How I started teaching English abroad

Teaching English abroad is an amazing experience and the hardest part is moving abroad. The rest is easier than you might think if you have the right people around you to help you through the process.

How I learnt about TEFL in Prague and what were the next steps

I came across TEFL Prague online and chose TEFL PRO Prague because I was looking for a course with a more individual and practical approach. I began the moving process soon after with the help of the school. That included organising my visa, accommodation and travel.

About life as an expat Prague

Living and working in Prague is a rewarding experience. The culture and lifestyle is great, and the job opportunities are plentiful. If you make the effort to get out there and be the best teacher you can be, then the city has a lot to give back.

Visa and other paperwork needed to start teaching English in Prague

I applied for a business visa based on a Trade License (Živno) to move to Prague. For this I needed to get together a number of documents; including a Police Clearance document from my home country, proof of funds, and proof of accommodation. I went through a company in Prague that helped me with my visa application, so once I gathered all the necessary documents and paid the relevant fees, the process was quite straightforward and it just became a waiting game. Sometimes the visa process can take a while, but I was quite lucky in that everything was approved quicker than I expected.

Costs of living versus how much an English teacher can make

Like any big city, it is more expensive to live close to the center of Prague, while living further out becomes much more afforable. The nice thing about Prague is that it is a relatively small city, so even if you choose to live a bit further away from the center it is still very quick and easy to get around to where you need to be.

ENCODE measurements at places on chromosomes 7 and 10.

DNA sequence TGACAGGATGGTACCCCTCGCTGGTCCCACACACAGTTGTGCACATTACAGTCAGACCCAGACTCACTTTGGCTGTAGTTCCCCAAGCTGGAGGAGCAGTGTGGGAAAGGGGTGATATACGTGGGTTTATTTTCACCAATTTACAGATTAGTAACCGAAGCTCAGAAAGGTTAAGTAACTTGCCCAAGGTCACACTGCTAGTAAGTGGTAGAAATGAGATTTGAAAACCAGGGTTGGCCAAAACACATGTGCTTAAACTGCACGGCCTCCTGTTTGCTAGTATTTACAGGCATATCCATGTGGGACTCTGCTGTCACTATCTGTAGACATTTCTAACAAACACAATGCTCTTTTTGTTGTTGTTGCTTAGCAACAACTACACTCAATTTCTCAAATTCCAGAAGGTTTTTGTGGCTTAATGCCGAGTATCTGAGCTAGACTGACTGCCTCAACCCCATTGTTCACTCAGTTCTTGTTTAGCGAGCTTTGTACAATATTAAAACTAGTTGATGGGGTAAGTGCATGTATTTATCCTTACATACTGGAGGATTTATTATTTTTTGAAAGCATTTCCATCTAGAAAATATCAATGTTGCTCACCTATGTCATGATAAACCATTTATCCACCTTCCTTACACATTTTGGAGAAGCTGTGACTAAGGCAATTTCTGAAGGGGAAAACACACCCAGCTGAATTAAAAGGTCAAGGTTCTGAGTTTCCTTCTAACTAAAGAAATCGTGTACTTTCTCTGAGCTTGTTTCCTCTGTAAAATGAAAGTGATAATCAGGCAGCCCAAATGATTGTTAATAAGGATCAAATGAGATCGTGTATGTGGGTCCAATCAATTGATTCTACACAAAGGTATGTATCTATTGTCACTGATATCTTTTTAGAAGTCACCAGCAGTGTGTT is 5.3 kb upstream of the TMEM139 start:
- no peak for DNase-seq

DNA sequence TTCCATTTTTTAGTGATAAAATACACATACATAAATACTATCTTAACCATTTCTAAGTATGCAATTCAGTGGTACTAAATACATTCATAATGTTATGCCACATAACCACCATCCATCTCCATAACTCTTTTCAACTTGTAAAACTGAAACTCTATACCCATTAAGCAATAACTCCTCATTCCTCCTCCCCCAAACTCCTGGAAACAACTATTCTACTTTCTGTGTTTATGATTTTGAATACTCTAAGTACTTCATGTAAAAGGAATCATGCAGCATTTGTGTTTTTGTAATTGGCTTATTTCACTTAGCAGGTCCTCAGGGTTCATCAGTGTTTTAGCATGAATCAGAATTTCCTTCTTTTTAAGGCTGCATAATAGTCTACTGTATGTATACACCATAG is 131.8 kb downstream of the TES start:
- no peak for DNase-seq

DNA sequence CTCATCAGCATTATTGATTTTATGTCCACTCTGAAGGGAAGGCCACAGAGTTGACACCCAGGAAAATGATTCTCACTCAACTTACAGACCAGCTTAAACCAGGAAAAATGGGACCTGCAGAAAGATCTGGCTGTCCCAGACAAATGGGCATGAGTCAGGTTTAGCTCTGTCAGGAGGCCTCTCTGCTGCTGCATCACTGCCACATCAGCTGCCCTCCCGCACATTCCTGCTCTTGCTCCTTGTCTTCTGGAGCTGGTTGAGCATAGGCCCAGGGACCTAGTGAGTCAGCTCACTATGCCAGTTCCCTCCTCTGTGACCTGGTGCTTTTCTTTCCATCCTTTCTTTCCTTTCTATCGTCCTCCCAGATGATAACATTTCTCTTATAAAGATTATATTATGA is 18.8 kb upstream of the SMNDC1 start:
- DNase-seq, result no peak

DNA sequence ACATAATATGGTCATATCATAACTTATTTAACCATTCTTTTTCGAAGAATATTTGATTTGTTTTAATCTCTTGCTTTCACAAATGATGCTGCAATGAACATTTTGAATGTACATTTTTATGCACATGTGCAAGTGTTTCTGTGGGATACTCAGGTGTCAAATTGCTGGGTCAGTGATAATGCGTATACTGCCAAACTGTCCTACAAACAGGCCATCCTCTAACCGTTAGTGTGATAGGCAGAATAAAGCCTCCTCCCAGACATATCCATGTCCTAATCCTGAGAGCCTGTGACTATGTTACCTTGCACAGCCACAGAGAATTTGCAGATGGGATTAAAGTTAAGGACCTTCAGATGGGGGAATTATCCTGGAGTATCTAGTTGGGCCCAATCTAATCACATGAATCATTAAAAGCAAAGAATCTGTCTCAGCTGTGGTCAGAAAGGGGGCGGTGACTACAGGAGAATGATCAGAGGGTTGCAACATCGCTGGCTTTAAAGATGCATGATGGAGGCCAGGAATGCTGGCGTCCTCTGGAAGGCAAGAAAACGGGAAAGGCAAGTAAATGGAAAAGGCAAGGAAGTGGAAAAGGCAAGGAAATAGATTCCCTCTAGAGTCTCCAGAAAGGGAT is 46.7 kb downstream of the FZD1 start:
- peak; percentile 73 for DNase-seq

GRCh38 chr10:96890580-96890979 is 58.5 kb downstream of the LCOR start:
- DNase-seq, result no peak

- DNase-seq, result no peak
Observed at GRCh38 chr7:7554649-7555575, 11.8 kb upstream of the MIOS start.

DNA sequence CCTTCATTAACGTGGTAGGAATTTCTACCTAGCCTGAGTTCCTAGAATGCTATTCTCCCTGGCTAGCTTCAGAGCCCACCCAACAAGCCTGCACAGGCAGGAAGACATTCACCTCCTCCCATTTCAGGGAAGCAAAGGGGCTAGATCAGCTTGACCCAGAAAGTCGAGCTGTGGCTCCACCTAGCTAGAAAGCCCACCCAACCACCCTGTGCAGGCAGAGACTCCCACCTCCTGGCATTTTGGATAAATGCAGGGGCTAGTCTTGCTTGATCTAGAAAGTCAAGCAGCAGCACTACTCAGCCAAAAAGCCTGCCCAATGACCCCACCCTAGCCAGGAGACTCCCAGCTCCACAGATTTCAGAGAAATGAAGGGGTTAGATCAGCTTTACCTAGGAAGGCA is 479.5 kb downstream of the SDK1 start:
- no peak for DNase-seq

Other expenses in Prague are quite affordable, especially compared to the rest of Europe. In terms of what you can earn, it depends on how much you choose to work, but with a bit of planning it is very doable to live comfortably on an English teacher’s salary.

Cultural differences (Czech people, language, challenges, etc.)

The public transport in Prague is some of the best that I’ve encountered. There are trams, buses and metros that run all day every day, to all areas of Prague, with usually only a few minutes wait between them. Once you have a long term ticket (or lítačka), which only costs around 3650 kč for an entire year, you can travel anywhere freely and easily without having to worry about payments or tickets.

Culturally, Prague is fascinating. It definitely carries some European charm not only in the architecture but in the traditions as well. The biggest culture shock for me was the language, as it’s unlike any other language I’ve personally encountered before. Sometimes you’ll find yourself in a situation where people don’t speak any English which can be a bit of a challenge, though with today’s technology it’s quite easy to manage. In the center it is much easier to get by as they’re more used to tourists.

The Czech people themselves may come accross as stubborn at first, but once you get to know them and emerse yourself in the culture you’ll find that they’re actually great and fun-loving people.

Travelling around Europe from Prague

One of the best things about living in Prague is that travelling around Europe is very easy to do. Coming from a large and spacious country, it is an amazing experience to only travel for a few hours and be in a completely new country.

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